We’ve all been there: It’s 2:30 p.m., and you’re still at work, but your energy is long gone. Although research suggests that a post-lunch energy dip may be part of human biology, experts agree it can be made worse by what we choose to eat for lunch: Options like a meagre salad or a big plate of white pasta will leave you lethargic. “Healthy eating has to include [the] fat, carbohydrates and protein,” says Caldwell. “That’s the only way you’ll have the energy to function at your peak.” Want to prevent an afternoon coma? Here’s how to transform a snooze-inducing salad into a supercharged midday meal:

Five eating tips for more energy   Simple snooze-inducer: 660 calories, 28 g of protein, 48 g of fat

This salad is all wrong. Two cups of iceberg lettuce, baby carrots and celery don’t offer much nutritional punch, and 2 tbsp bacon bits, croutons, 50 g grated cheese and 3 tbsp ranch dressing load it with calories and fat. As for the wow factor, there isn’t one — in fact, we’re bored just writing about it. So unless your boss is okay with a postlunch siesta, it’s probably best to pass on this one.


Supercharged niçoise: 705 calories, 38 g of protein, 28 g of fat
Check it out: This salad is close to the one above in total calories, but delivers more protein and less empty fat. Colourful veggies (spinach, green beans and cherry tomatoes) are loaded with nutrients, 1/2 a can of tuna and a hard-boiled egg are packed with protein, and the olives provide a solid dose of healthy fat, as does the dressing (1 tbsp each of olive oil and red-wine vinegar, with a dollop of whole-grain mustard). The potatoes provide necessary carbs.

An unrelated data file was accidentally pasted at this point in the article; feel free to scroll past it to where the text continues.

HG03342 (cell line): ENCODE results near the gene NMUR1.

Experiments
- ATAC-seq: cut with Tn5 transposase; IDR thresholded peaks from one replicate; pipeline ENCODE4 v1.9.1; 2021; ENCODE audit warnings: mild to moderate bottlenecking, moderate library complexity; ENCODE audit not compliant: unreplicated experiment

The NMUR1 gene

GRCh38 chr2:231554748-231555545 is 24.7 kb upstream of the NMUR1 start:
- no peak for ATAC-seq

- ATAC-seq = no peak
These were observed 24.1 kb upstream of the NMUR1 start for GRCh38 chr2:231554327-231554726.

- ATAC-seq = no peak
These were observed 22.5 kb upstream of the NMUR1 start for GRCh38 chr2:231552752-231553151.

5. Seek out energy superfoods
Unleash all-day energy with these five food boosters:
Bananas: This fruit is high in vitamin B6, which our bodies need to keep our nervous systems working properly, and to help our blood deliver oxygen to tissues. Slice and serve one over cereal, or wrap it in a tortilla with peanut butter for a tasty snack.
Quinoa: As well as being packed with complex carbohydrates, this superfood is a complete protein, containing all nine essential amino acids (which our bodies can’t make on their own). Rinse well before cooking and prepare like rice.
Lentils: This often-neglected member of the legume family is high in protein, folate and fibre — and it is loaded with complex carbs, so you won’t crash an hour after eating. Serve it up as a side dish or add it to salads, soups and stews.
Hemp Seeds: These tasty seeds are full of protein, and they’re also loaded with iron (which we need to transport oxygen to cells), zinc (essential for immune function) and magnesium (which helps us metabolize carbs). Sprinkle them over cereal or add them to a smoothie.
Salmon: An excellent source of omega 3s, which keep our brains buzzing and hearts ticking, salmon is also one of the best dietary sources of vitamin D, which our bodies need for proper immune function. Serve grilled as a main dish or over a bed of fresh greens.


Subscribe to our newsletters for our very best stories, recipes, style and shopping tips, horoscopes and special offers.

By signing up, you agree to our terms of use and privacy policy. You may unsubscribe at any time.